A virulent new strain of influenza - the virus that causes the flu - appears to retain its ability to cause serious disease in humans even after it develops resistance to antiviral medications, finds researchers at the Icahn School of Medicine at Mount Sinai. The finding was included in a study that was published today in the journal Nature Communications.
It is not uncommon for influenza viruses to develop genetic mutations that make them less susceptible to anti-flu drugs. However, these mutations usually come at a cost to the virus, weakening its ability to replicate and to spread from one person to another.
Initial reports suggested that H7N9, an avian strain of influenza A that emerged in China last spring, could rapidly develop a mutation that made it resistant to treatment with the antiviral medication Tamiflu (oseltamivir). However, patients in whom drug resistance developed often had prolonged, severe infections and poor clinical outcomes. No vaccine is currently available to prevent H7N9, which infected at least 135 people and caused 44 deaths during the outbreak. In the absence of a vaccine, antiviral drugs are the only means of defense for patients who are infected with new strains of the flu.
"In this outbreak, we saw some differences in the behavior of H7N9 and other avian influenza strains that can infect humans, beginning with the rapid development of antiviral resistance in some people who were treated with oseltamivir and the persistence of high viral loads in those patients," said lead investigator Nicole Bouvier, MD, Assistant Professor of Medicine, Infectious Diseases at the Icahn School of Medicine at Mount Sinai.
Specifically, the investigators found that a drug-resistant H7N9 virus retained its ability to replicate in human respiratory cells and was comparable to a non-resistant form of the virus in producing severe illness in animal models. And although H7N9 appears to have a limited ability to spread readily from human to human, transmissibility in animal models was comparable between drug-susceptible and drug-resistant strains. "Transmission was inefficient for both of the H7N9 viruses that we tested in our experiments," said Dr. Bouvier. "But surprisingly, transmission of the drug-resistant virus was no less efficient than that of the drug-sensitive version."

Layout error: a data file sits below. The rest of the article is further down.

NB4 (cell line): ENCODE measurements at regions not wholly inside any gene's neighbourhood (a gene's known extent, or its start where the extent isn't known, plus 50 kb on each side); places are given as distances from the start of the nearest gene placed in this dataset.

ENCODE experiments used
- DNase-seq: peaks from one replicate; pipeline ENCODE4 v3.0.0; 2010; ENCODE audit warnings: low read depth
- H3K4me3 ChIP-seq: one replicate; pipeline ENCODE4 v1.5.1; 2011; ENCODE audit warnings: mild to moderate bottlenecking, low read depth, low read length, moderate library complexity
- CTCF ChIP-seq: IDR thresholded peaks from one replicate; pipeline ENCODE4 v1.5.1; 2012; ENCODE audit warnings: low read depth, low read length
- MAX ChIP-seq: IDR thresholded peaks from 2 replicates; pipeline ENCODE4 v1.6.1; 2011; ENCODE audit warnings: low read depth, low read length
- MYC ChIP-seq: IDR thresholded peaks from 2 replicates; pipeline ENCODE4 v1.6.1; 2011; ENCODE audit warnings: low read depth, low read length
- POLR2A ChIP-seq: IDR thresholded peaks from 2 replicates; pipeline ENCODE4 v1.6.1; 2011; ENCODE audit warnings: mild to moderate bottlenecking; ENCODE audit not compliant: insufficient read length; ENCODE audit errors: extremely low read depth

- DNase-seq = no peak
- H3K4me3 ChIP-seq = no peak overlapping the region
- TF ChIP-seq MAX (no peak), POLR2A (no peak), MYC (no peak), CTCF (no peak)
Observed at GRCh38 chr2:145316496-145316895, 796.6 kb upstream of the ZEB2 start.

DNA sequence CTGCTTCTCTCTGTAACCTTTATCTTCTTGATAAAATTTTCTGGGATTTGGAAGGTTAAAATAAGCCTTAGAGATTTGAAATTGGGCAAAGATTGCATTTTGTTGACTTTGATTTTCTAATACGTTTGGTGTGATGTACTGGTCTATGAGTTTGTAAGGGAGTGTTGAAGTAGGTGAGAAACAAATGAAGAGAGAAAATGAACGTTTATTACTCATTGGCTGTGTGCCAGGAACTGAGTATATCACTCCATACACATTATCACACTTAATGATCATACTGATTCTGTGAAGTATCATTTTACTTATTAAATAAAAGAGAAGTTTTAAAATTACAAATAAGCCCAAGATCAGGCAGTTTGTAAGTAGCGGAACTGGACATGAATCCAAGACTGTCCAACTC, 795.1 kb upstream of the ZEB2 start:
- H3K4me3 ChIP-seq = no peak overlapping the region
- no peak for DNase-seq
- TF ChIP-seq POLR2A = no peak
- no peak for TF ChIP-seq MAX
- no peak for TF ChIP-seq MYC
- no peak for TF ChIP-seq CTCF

"Many of the people infected with H7N9 during the outbreak in China were elderly or had other conditions that predisposed them to severe influenza illness," observed Dr. Bouvier. "Nevertheless, our study suggests that flu viruses can indeed develop drug-resistant mutations without suffering a penalty in terms of their own fitness."
Older antiviral drugs such as amantadine are no longer effective in treating most strains of the flu that infect humans. Newer antiviral drugs called neuraminidase inhibitors block an enzyme that helps the virus replicate. These drugs include Tamiflu, a pill, and Relenza (zanamivir), a powder that is inhaled. Both medications have drawbacks: flu viruses can develop resistance to the medications in people who take them, and, in many parts of the world, neither drug is available in an intravenous form to treat those with severe infections.
"Our study underscores the need to develop a bigger arsenal of antiviral drugs and vaccines, which will allow us to outsmart the influenza virus," said Dr. Bouvier. "Researchers at Mount Sinai are actively engaged in identifying new targets for drug therapy and are working to develop a universal vaccine that will prevent multiple strains of influenza."